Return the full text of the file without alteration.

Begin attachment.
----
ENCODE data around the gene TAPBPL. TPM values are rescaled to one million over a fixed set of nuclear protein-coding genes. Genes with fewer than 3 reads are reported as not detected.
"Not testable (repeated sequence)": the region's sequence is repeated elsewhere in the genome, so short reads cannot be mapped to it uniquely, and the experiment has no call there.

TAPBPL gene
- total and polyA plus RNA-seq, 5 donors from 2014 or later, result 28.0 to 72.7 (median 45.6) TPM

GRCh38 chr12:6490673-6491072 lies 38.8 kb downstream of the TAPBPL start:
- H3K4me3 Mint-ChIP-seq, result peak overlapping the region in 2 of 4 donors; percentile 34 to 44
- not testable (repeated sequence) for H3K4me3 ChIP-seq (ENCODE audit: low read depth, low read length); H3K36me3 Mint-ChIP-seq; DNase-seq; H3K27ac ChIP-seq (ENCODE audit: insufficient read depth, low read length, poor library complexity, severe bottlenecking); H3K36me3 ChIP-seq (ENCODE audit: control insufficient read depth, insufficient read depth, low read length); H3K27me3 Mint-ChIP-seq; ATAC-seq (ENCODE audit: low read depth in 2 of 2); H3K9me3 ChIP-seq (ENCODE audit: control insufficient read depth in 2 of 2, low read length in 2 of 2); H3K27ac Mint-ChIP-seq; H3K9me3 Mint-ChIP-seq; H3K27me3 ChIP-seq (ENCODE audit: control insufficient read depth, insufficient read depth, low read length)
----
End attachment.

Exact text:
ENCODE data around the gene TAPBPL. TPM values are rescaled to one million over a fixed set of nuclear protein-coding genes. Genes with fewer than 3 reads are reported as not detected.
"Not testable (repeated sequence)": the region's sequence is repeated elsewhere in the genome, so short reads cannot be mapped to it uniquely, and the experiment has no call there.

TAPBPL gene
- total and polyA plus RNA-seq, 5 donors from 2014 or later, result 28.0 to 72.7 (median 45.6) TPM

GRCh38 chr12:6490673-6491072 lies 38.8 kb downstream of the TAPBPL start:
- H3K4me3 Mint-ChIP-seq, result peak overlapping the region in 2 of 4 donors; percentile 34 to 44
- not testable (repeated sequence) for H3K4me3 ChIP-seq (ENCODE audit: low read depth, low read length); H3K36me3 Mint-ChIP-seq; DNase-seq; H3K27ac ChIP-seq (ENCODE audit: insufficient read depth, low read length, poor library complexity, severe bottlenecking); H3K36me3 ChIP-seq (ENCODE audit: control insufficient read depth, insufficient read depth, low read length); H3K27me3 Mint-ChIP-seq; ATAC-seq (ENCODE audit: low read depth in 2 of 2); H3K9me3 ChIP-seq (ENCODE audit: control insufficient read depth in 2 of 2, low read length in 2 of 2); H3K27ac Mint-ChIP-seq; H3K9me3 Mint-ChIP-seq; H3K27me3 ChIP-seq (ENCODE audit: control insufficient read depth, insufficient read depth, low read length)